Will Medicaid expansion save the country money as people stop using expensive emergency rooms for primary care?
Not in the first years, said a study published Wednesday online in the New England Journal of Medicine.
The study found ER use among Medicaid patients in Oregon stayed high even two years after people gained coverage, and even as more patients visited doctors’ offices, too.
All eyes have been on Oregon to answer this question because eight years ago, Oregon tried an experiment. It wanted to expand Medicaid, but it didn’t have the money to cover every eligible resident.
So it held a lottery to give coverage to as many people as possible, in the fairest way possible. The result was something of a gift to researchers like Bill Wright, director of the Providence Center for Outcomes Research and Education in Portland. “You couldn’t do this as a researcher,” Wright said. “You couldn’t design a study that randomly gave some people insurance and some people[none], because as a researcher, you don’t want to put someone in that position, just to study it.”
It wouldn’t be ethical to leave some people without coverage just to be a “control group.” But, since the state was doing it, it offered an invaluable chance to study the differences between people who have Medicaid and people who don’t.
It was the first randomized study on the impacts of health insurance, and it’s one of the largest, surveying 25,000 people.
The first findings reported earlier were that Medicaid was beneficial in many ways: it improved people’s financial security; they went to the doctor when they were sick and it reduced rates of depression.
“These are all things that are really important benefits of Medicaid expansion,” said Wright.
But another earlier study found Medicaid enrollees increased their Emergency Department visits by 40 percent over the first 15 months.
“That was a surprise to a lot of folks,” said Wright.
It was widely believed that having insurance would encourage people to get primary care in doctors’ offices or clinics, instead of waiting until they’re really sick and heading to the ER, where care is most expensive.
After that study, experts scrambled to explain what was happening. Some thought it was pent-up demand from a group that hadn’t seen a doctor in years because they didn’t have insurance.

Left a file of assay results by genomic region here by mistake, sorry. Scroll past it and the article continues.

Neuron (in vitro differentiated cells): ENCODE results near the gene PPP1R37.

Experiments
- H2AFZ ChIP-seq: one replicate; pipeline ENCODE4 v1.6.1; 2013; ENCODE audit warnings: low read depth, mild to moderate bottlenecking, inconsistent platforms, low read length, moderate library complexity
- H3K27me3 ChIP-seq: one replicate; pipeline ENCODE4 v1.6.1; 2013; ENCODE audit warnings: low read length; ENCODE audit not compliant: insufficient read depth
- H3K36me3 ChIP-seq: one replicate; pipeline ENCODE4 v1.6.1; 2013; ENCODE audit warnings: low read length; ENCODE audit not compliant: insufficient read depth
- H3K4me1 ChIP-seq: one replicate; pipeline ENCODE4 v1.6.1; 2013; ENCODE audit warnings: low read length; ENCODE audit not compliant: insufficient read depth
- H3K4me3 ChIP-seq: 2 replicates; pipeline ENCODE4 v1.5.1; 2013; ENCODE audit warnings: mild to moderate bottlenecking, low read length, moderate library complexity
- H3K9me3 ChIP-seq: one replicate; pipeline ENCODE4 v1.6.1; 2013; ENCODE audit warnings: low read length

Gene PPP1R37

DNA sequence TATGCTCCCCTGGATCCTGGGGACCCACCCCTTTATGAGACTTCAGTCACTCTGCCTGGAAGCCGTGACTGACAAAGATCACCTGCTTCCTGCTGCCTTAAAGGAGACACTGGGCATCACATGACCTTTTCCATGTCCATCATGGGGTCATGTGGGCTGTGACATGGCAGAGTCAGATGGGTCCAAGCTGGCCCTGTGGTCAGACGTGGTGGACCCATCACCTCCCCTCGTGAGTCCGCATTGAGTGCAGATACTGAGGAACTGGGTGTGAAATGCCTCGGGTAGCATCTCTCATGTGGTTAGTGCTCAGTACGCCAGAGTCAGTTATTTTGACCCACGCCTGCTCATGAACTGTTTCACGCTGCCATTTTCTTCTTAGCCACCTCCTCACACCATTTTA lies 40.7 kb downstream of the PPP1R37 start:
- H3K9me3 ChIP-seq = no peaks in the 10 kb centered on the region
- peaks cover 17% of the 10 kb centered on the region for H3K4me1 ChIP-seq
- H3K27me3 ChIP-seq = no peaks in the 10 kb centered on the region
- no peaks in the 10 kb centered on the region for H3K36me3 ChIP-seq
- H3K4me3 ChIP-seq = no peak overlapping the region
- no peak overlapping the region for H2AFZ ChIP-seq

Others thought people just hadn’t had time to establish a relationship with a primary care doctor. And that when they did, emergency department use would drop.
But now, after looking at two years of data, that’s not what this latest study found, said Wright, who is one of the researchers.
“There was no sign that this ED use went down. So this idea of pent-up demand sort of fading away, at least in the first couple of years, it didn’t happen.”
Quite the opposite.
“If your hope is that in the short term, the first couple of years, you’re going to see savings that come out of reduced ED use from Medicaid expansion alone. I don’t think I’d be super optimistic about that. I think that it is going to cost money in the short term,” he said.
Wright said there maybe savings in other areas, like an increased use of preventive services that could stave off problems that would become more expensive later.
And, Leslie Clement, with the Oregon Health Authority, said during the past two years, Oregon has seen avoidable emergency room use drop by 4 percent.
She said, that’s because the state is coordinating care better, by doing things like helping people get to their doctors’ appointments and take their medication.
“It is not just a ‘open up coverage and let people used health care services as they have done historically,’ ” she said. “But it’s reforming that system.”
The Oregon study can’t tease out much more information because the experiment had to stop when the state expanded Medicaid fully under the Affordable Care Act.
This story is part of a reporting partnership that includes NPR, Oregon Public Broadcasting and Kaiser Health News.